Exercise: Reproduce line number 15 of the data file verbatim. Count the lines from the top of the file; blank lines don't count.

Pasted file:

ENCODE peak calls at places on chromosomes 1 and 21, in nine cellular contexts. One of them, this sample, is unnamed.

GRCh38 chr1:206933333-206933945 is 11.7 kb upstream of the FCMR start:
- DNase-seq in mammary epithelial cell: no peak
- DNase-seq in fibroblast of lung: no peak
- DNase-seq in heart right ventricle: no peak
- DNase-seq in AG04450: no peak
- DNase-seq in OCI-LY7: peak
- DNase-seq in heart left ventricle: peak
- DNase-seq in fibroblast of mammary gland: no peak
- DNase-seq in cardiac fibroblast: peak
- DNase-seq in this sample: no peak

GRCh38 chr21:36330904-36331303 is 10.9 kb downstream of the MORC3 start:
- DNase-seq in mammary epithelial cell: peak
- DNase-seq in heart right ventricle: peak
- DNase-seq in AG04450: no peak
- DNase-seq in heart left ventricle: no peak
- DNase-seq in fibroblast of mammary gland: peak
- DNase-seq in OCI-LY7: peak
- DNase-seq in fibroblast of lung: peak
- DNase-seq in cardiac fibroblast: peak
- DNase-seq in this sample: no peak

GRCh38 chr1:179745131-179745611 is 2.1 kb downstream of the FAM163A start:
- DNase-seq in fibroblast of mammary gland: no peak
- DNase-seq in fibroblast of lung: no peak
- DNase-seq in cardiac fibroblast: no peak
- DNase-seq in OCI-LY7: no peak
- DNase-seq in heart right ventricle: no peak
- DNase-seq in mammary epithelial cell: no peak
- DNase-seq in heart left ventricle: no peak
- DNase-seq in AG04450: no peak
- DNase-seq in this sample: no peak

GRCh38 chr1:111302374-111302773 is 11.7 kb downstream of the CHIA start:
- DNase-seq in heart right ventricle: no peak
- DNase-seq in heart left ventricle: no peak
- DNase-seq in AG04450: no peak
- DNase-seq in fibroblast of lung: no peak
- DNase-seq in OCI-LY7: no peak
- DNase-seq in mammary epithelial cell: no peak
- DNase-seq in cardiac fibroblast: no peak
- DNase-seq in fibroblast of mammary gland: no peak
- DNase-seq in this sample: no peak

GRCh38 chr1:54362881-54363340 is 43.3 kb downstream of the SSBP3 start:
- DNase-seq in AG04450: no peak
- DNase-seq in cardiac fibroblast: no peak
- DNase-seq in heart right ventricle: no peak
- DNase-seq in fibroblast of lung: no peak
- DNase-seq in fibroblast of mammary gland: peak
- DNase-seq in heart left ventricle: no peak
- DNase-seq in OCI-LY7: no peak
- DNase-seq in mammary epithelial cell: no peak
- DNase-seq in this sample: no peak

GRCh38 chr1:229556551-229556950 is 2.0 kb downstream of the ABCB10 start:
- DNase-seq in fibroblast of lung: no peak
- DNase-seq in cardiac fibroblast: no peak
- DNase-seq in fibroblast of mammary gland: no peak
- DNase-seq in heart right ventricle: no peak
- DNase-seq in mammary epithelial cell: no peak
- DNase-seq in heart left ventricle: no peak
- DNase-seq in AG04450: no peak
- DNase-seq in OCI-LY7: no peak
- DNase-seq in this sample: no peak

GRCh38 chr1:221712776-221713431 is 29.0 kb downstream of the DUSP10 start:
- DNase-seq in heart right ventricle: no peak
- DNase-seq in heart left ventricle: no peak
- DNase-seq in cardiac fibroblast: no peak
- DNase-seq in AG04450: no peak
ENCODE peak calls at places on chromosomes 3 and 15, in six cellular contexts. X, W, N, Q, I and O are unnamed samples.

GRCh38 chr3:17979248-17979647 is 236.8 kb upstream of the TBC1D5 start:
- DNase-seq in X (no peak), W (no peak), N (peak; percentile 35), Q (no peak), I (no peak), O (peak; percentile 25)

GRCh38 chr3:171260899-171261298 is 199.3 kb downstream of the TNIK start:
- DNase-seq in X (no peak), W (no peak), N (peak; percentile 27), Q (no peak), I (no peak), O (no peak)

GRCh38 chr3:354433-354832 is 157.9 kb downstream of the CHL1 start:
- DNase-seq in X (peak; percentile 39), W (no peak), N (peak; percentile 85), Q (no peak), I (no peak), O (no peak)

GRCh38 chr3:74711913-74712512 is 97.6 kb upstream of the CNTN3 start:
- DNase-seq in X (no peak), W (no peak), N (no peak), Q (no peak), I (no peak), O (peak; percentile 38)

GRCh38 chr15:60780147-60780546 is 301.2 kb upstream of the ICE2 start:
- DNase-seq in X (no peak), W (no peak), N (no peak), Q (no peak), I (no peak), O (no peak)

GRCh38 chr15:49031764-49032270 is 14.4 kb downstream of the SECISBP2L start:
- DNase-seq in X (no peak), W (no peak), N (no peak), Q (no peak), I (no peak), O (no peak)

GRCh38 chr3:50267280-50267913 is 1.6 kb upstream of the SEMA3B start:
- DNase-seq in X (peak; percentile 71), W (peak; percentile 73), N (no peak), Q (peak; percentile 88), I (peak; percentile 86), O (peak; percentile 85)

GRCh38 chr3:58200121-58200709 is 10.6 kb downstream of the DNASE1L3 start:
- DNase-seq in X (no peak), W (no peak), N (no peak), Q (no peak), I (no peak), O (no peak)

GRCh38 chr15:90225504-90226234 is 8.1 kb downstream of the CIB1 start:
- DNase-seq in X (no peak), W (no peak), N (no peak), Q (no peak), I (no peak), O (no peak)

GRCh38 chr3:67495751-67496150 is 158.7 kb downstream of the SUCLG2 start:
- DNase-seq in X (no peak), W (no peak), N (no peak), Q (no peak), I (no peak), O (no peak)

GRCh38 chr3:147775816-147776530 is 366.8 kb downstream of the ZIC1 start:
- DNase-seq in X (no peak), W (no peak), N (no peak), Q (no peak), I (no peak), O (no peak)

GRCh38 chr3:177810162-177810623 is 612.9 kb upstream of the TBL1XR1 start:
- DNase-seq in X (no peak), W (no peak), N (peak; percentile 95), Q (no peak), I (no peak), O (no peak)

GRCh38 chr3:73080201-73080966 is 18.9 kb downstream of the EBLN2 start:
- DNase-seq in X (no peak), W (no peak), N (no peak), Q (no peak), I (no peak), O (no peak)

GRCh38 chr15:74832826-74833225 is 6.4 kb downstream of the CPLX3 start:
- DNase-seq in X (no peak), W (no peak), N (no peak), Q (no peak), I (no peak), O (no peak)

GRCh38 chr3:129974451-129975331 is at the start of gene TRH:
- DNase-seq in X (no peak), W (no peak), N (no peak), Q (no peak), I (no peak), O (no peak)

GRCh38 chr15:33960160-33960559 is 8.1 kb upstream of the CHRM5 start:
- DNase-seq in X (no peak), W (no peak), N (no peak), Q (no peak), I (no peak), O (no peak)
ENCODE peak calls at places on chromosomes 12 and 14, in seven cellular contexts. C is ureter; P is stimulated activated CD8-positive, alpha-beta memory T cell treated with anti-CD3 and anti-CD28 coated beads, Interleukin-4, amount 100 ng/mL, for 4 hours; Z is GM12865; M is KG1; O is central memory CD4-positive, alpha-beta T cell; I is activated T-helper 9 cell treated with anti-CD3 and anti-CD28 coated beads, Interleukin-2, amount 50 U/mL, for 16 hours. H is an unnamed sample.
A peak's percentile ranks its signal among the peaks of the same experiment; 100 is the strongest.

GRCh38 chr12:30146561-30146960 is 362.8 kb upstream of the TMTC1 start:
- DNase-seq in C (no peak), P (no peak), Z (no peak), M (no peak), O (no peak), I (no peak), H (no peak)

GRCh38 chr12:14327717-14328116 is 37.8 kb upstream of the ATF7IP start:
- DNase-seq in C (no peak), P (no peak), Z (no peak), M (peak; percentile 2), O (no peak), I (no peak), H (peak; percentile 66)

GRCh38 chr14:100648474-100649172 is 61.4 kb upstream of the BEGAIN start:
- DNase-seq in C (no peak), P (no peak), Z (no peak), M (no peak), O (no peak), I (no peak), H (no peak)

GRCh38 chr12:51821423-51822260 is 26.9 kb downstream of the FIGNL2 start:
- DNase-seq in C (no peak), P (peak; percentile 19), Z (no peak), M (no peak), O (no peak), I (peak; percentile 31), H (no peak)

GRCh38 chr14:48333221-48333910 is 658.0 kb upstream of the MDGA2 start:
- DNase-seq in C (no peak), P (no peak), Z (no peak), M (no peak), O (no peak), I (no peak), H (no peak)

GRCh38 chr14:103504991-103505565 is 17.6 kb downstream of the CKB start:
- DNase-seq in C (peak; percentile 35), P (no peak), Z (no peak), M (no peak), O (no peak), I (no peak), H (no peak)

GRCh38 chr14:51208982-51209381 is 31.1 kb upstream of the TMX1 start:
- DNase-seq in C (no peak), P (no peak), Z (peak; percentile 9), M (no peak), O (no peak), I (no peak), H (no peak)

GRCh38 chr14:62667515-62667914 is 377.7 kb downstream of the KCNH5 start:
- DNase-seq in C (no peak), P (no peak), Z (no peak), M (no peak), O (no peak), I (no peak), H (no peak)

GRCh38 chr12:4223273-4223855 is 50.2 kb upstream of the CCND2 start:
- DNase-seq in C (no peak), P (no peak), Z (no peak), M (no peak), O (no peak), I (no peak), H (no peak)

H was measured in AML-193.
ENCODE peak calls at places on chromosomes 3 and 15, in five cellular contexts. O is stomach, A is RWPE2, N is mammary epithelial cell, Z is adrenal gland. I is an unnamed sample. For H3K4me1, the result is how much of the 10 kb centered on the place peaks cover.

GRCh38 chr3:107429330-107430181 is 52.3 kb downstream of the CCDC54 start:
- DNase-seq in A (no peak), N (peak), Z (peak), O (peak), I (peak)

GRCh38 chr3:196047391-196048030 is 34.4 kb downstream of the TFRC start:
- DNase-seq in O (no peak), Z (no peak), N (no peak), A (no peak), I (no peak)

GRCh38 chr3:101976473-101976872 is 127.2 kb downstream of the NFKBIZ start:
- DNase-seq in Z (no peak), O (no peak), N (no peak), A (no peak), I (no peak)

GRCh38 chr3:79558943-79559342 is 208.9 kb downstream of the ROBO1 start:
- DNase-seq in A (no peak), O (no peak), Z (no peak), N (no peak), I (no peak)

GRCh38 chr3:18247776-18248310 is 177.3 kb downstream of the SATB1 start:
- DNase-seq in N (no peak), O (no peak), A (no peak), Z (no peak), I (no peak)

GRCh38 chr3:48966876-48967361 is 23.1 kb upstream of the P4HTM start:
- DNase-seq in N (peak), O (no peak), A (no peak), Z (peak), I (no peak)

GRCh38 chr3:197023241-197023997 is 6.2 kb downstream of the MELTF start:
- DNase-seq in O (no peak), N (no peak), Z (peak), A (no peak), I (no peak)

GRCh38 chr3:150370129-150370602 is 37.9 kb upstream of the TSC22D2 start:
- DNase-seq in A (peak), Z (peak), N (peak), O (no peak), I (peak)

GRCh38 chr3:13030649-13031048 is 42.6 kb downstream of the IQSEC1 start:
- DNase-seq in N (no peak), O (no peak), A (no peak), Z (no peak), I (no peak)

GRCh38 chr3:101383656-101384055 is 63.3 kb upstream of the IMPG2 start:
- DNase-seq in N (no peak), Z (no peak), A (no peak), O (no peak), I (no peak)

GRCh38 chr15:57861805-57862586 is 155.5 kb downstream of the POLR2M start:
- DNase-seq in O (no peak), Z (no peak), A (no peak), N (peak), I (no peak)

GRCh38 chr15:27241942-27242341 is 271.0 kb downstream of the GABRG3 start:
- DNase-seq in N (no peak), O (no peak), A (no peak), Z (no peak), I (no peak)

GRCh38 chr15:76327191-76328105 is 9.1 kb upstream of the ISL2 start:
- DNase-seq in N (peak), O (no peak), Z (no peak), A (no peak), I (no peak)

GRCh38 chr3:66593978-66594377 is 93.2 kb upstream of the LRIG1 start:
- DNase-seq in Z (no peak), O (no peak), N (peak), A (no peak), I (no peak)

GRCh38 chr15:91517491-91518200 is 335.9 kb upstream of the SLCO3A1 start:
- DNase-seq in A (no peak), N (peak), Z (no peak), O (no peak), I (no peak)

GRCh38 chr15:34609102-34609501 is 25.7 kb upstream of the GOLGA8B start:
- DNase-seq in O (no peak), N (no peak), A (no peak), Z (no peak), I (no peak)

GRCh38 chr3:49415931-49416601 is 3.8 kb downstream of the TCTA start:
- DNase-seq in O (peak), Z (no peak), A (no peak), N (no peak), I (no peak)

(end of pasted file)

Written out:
- DNase-seq in AG04450: no peak